4 Cleveland Browns long shots who have never gotten a chance

Aug 29, 2021; Atlanta, Georgia, USA; Cleveland Browns linebacker Willie Harvey Jr. (54) on the field at Mercedes-Benz Stadium. Mandatory Credit: Dale Zanine-USA TODAY Sports
Aug 29, 2021; Atlanta, Georgia, USA; Cleveland Browns linebacker Willie Harvey Jr. (54) on the field at Mercedes-Benz Stadium. Mandatory Credit: Dale Zanine-USA TODAY Sports /
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Cleveland Browns
Iowa State’s Willie Harvey runs drills for NFL scouts during Pro Day at Bergstrom Football Complex in Ames Tuesday, March 26, 2019. /

3. Willie Harvey, LB

Willie Harvey, Jr. is too small and too slow to play in the NFL, except every time we see him in the preseason, he has obliterated everything in his path to the football. If he doesn’t make plays, okay fine, cut him. But we have never seen him do anything but carry out his assignment on the field, so how do you cut a guy like this?

Harvey was an Iowa State Cyclone in the Big 12 Conference (not to be confused with the University of Iowa Hawkeyes in the Big Ten, of course) from 2014 to 2018 and played all three linebacker spots, with 289 total tackles, 12.5 sacks, an interception, 11 passes defensed, five forced fumbles and three fumble recoveries. He was Honorable Mention All-Big 12 for three straight seasons. However, at 5-foot-11 and 230 pounds, and running a 4.72 40-yard dash at the combine, he wasn’t interesting enough to warrant a draft pick.

Harvey had a dominant preseason in 2019 including a game against Indianapolis in which he was virtually a one-man team and caught the attention of the coaching staff. Admittedly, you can’t get too crazy about preseason games, but nevertheless, that’s what we have to go on. He got into two games before suffering a shoulder injury.

He hung out in limbo for a while but finally was called back in 2021, first to the practice squad and then to the active roster. He made a good enough impression that they have kept him on the roster after the draft and after the UDFA signing period is mostly over.

His position is as precarious as anyone’s on the team, but there must be something that someone likes. My suggestion: for what it’s worth, go hang out with D’Ernest Johnson. That guy transformed himself into a football player after a so-so college career and unimpressive Pro Day performance.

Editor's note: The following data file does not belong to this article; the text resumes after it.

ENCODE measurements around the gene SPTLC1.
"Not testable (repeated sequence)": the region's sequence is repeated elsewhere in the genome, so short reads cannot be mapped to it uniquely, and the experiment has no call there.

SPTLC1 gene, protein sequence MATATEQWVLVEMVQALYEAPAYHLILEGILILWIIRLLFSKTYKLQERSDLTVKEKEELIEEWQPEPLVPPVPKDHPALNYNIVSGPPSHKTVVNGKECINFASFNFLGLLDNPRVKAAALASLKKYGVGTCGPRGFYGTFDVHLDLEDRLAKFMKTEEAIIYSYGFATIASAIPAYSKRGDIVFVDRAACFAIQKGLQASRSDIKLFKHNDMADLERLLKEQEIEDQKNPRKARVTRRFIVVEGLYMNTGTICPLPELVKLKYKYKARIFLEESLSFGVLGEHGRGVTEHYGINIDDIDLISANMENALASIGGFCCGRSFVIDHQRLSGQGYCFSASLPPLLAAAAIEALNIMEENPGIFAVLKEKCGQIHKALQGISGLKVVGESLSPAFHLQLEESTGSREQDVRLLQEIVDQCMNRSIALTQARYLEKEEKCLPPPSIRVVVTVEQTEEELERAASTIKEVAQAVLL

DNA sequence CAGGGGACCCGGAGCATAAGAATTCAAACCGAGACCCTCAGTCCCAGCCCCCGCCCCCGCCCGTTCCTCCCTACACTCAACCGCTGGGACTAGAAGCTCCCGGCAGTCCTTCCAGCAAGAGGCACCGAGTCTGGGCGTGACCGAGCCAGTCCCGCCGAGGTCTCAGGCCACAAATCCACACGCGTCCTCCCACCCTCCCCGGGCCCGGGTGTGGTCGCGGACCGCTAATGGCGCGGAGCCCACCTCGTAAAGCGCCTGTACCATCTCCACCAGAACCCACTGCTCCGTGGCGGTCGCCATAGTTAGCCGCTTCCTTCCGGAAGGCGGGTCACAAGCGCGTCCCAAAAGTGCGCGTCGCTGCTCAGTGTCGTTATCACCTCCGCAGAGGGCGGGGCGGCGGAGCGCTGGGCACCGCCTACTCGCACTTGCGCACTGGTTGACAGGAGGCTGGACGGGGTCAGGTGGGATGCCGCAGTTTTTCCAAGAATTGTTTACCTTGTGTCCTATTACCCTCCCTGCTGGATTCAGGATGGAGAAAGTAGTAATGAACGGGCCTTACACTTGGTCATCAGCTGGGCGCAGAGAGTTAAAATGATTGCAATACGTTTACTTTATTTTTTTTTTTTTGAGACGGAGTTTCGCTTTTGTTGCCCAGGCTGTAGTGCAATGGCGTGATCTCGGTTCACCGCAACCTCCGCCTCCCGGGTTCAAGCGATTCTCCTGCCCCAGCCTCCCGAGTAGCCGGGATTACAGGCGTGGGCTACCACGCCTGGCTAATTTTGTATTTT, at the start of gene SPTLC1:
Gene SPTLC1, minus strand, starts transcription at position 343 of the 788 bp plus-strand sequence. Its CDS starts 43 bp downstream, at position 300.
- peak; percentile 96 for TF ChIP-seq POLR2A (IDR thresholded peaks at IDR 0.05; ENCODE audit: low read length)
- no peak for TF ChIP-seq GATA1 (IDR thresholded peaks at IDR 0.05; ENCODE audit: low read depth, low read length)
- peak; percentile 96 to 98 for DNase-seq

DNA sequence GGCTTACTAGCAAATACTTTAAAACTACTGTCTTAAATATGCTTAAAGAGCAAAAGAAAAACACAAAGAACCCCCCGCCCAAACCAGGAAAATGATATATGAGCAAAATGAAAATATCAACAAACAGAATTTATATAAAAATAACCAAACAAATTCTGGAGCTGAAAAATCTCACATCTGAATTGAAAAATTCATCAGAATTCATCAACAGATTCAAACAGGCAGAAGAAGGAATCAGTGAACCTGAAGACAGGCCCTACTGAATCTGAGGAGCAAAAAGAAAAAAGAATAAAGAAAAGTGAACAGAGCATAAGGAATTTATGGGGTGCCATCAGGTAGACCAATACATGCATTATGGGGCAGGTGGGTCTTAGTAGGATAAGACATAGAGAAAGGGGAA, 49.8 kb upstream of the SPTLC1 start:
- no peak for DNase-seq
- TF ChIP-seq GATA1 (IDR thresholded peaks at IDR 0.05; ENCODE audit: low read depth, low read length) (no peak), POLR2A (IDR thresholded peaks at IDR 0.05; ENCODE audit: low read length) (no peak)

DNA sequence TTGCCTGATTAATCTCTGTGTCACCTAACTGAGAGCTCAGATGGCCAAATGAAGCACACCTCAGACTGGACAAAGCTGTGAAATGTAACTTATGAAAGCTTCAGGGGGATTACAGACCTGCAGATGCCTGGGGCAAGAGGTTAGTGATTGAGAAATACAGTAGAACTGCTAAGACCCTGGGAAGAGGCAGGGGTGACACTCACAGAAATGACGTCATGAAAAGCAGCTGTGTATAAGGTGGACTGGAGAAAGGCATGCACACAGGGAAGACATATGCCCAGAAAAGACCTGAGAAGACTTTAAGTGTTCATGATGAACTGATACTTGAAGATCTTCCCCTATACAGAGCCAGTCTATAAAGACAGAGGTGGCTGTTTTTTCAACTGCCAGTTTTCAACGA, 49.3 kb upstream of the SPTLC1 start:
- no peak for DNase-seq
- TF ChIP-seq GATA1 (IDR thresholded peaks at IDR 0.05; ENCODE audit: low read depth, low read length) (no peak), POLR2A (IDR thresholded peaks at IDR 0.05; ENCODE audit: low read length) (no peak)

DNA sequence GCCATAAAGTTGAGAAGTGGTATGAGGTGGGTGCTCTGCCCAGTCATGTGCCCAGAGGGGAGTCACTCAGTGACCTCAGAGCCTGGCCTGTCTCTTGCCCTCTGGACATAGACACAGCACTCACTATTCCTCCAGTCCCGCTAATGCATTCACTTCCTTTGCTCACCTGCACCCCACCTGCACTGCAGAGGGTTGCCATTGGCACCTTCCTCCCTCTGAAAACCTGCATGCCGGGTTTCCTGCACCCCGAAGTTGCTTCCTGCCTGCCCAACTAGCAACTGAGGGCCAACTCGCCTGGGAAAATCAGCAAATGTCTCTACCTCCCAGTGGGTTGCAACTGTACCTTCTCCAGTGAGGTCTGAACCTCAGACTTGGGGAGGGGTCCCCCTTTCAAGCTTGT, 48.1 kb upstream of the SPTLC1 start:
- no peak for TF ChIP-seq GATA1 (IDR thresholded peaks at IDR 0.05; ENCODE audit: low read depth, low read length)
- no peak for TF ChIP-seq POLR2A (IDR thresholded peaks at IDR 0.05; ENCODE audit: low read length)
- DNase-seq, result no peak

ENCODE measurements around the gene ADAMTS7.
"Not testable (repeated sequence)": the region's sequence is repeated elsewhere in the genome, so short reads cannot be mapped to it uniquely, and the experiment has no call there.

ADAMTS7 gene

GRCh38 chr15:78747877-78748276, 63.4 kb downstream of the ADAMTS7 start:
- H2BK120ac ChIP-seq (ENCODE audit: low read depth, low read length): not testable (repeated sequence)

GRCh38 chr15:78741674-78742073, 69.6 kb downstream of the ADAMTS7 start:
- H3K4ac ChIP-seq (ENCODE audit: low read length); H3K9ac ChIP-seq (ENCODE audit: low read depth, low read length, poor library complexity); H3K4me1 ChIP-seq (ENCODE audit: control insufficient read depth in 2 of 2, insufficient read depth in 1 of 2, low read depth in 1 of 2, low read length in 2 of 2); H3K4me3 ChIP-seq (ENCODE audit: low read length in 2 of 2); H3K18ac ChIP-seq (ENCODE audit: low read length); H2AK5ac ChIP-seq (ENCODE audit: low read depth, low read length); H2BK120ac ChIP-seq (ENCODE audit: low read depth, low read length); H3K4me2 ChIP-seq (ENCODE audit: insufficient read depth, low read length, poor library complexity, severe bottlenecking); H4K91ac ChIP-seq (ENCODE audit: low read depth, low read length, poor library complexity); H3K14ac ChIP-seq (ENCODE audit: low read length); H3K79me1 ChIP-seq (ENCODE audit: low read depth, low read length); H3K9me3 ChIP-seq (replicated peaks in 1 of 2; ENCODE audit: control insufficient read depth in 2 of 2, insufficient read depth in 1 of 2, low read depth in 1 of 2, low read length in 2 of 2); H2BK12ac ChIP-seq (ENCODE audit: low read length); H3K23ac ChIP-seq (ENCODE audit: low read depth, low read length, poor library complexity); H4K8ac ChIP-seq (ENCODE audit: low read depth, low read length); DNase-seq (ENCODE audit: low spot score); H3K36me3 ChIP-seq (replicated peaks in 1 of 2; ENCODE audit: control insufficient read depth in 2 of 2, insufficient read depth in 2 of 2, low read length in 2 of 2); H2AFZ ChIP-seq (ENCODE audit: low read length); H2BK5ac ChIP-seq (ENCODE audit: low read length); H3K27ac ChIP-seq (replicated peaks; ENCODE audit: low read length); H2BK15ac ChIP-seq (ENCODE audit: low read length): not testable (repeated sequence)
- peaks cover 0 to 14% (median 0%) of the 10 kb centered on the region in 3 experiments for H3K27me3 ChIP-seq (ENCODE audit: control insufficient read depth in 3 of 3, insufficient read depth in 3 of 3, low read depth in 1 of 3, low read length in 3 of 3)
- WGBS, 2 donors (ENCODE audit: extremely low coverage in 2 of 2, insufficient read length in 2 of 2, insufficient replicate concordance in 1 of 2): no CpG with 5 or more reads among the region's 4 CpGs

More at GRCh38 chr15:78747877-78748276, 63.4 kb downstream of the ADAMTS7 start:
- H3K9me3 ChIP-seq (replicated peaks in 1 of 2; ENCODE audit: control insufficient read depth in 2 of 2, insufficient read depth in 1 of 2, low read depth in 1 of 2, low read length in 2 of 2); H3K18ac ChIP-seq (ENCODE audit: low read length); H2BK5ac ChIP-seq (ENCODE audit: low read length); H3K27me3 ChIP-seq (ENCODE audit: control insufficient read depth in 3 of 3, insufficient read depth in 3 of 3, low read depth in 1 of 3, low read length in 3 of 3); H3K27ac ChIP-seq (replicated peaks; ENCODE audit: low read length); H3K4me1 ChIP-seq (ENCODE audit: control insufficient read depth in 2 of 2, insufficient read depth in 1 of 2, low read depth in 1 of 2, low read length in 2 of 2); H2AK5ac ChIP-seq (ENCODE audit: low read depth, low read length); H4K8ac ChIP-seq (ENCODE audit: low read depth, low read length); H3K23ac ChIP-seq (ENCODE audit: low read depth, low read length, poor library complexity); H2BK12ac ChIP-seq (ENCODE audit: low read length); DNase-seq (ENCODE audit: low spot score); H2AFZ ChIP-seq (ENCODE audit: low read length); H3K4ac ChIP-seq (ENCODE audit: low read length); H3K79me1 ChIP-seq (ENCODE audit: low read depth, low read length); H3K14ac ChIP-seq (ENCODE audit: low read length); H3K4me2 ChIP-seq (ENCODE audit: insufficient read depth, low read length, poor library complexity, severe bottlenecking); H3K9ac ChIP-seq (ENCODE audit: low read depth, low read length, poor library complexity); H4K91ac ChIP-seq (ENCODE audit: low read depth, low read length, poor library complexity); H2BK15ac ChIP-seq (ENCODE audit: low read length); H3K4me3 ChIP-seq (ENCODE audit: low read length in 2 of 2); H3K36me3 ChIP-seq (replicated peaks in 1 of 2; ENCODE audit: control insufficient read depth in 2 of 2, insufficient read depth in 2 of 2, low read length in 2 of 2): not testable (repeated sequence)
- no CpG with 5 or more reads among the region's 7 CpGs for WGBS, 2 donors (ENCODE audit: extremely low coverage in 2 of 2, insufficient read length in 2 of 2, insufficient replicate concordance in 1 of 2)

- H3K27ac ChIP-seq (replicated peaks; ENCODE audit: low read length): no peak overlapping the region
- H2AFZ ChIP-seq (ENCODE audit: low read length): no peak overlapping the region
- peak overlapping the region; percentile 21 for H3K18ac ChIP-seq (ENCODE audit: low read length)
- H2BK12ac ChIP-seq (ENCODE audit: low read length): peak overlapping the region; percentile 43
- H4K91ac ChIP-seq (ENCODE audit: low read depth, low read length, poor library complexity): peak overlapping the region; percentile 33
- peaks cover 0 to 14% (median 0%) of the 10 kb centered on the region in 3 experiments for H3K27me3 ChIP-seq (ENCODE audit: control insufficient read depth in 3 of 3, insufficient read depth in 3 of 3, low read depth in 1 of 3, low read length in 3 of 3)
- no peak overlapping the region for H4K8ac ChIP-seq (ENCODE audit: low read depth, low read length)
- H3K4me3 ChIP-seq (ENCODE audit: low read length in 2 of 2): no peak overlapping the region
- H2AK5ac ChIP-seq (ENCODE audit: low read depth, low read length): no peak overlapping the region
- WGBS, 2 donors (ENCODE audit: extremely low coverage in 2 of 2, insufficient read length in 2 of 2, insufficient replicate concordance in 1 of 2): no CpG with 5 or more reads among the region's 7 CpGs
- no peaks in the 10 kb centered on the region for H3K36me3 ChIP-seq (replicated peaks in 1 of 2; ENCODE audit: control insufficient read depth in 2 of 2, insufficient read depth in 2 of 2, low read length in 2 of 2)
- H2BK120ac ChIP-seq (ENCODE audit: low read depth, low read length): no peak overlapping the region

He credits Numa Speed and Olympian Tim Montgomery for helping him with his quickness and game speed, and I think I would promote him to a special position on the fitness staff immediately.

Your humble correspondent still has nightmares about the Browns cutting Sam Mills, who a generation ago led the team in tackles in the preseason, but he was only 5-foot-9 and not getting any taller. Better cut him, right? It was the safe, smart thing to do.

So off went Mills to the old USFL, where he won two championships and was a three-time All-USFL selection. Okay, so what? That’s minor league football. But then off he went to the New Orleans Saints and then Carolina Panthers, and he was a five-time Pro Bowler.

He didn’t start his NFL career until age 27, but played 12 years in the three-letter league and had 1,265 tackles. He made All-Pro at age 37. He averaged over 100 tackles a season, and in his last year, at age 38, he posted 99. He only missed 10 games to injury in 12 NFL seasons. But he never got any taller.

Yeah, he was a short dude. But dang, he could play middle linebacker. I’m not actually claiming that Willie is as good as Sam. However, I hesitate to assume that he is automatically the number seven linebacker in a six-linebacker group just because he is not as tall as the others.

The Browns are not an ideal situation for a linebacker because most of the time they play only two, based on the notion that the NFL loves multiple wide receiver sets these days. Hence the Browns might go with six linebackers rather than the usual seven. Chiseled in stone are Jeremiah Owusu-Koramoah, who looks like he wants to go to Canton; Anthony Walker, Jr., who has done a great job, though this writer loves Sione Takitaki even more than AW2; Jacob Phillips, who was a third-round pick in 2020 and Tony Fields II, who was drafted in the fifth round last year out of West Virginia.

That sixth and presumably final spot will be competitive. Dakota Allen may be the favorite. Allen is a former All-Big 12 linebacker from Texas Tech. He is a three-year veteran with 28 career tackles in 144 snaps on defense and 522 snaps on special teams.

He was originally drafted by the Rams and also had a gig with the Raiders, but most of his playing time came with the Jacksonville Jaguars. He is two inches taller than Harvey and no one would complain if they kept Allen over Harvey as the number six linebacker.

Silas Kelly is a UDFA from Coastal Carolina, who weighs 229 pounds and stands 6-foot-4, which according to NFL experts is tall enough to peer over offensive linemen into the pocket, and he posted a 4.62 seconds 40-yard dash. Coastal Carolina, by the way, plays ball in the Sun Belt Conference, which is an FBS Conference.

Kelly had 340 career tackles, 10.0 career sacks, and 24.5 career tackles-for-loss ranking 10th all-time. He’s also a two-time College Sports Information Directors of America Academic All-American. If Joe Woods likes smart linebackers, that might count for something.

However, if you look around the neighborhood in the AFC North, the two-tight-end formation is also in vogue here. Hence there might very well be a need for a seventh linebacker on this team. I want to see Harvey get his shot.

If Duke Johnson or someone pancakes him, okay. But not, “well, he’s too short, so let’s go with a taller player. We’ll look better on paper at least.” Just have each player prove it on the field.